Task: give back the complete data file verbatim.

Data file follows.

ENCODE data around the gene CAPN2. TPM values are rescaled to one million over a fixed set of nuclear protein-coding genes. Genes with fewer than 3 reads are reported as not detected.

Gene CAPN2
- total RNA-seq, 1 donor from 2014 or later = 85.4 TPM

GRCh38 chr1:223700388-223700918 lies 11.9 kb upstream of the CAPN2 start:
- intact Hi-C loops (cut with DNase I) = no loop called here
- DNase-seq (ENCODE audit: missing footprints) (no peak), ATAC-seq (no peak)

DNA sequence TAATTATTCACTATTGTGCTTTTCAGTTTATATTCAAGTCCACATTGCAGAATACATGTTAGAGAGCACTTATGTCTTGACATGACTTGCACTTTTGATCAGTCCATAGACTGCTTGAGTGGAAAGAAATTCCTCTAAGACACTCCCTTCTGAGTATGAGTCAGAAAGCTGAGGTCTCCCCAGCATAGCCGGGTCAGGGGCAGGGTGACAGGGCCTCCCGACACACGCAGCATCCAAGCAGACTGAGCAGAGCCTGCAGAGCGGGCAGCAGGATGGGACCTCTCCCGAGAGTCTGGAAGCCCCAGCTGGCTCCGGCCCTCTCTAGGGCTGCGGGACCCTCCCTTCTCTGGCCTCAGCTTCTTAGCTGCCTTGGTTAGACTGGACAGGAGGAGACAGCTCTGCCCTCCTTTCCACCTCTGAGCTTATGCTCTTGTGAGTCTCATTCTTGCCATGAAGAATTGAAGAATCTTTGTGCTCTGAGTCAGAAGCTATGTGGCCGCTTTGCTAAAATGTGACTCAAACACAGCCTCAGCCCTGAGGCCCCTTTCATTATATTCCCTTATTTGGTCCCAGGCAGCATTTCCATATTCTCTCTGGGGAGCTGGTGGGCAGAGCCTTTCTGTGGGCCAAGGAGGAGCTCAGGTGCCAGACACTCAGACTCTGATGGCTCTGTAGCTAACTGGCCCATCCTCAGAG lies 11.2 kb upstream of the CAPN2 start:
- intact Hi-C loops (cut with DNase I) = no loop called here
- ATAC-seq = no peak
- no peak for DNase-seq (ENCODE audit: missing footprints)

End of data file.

ENCODE data around the gene CAPN2. TPM values are rescaled to one million over a fixed set of nuclear protein-coding genes. Genes with fewer than 3 reads are reported as not detected.

Gene CAPN2
- total RNA-seq, 1 donor from 2014 or later = 85.4 TPM

GRCh38 chr1:223700388-223700918 lies 11.9 kb upstream of the CAPN2 start:
- intact Hi-C loops (cut with DNase I) = no loop called here
- DNase-seq (ENCODE audit: missing footprints) (no peak), ATAC-seq (no peak)

DNA sequence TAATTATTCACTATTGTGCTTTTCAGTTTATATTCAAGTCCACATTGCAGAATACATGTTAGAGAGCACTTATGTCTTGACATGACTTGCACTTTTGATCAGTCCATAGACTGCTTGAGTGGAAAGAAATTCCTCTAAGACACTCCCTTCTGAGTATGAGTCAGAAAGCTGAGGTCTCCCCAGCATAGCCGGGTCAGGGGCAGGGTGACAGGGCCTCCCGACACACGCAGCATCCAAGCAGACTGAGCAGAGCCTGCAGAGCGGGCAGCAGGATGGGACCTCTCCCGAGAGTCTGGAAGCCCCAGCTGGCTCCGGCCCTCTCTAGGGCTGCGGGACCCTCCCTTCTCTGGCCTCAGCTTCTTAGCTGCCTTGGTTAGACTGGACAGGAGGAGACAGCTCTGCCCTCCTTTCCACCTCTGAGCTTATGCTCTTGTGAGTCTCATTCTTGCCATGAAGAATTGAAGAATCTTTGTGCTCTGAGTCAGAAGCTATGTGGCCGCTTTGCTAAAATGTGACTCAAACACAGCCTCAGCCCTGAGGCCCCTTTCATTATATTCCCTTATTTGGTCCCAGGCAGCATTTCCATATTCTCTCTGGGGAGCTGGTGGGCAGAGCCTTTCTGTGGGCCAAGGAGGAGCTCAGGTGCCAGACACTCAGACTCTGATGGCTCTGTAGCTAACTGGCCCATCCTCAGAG lies 11.2 kb upstream of the CAPN2 start:
- intact Hi-C loops (cut with DNase I) = no loop called here
- ATAC-seq = no peak
- no peak for DNase-seq (ENCODE audit: missing footprints)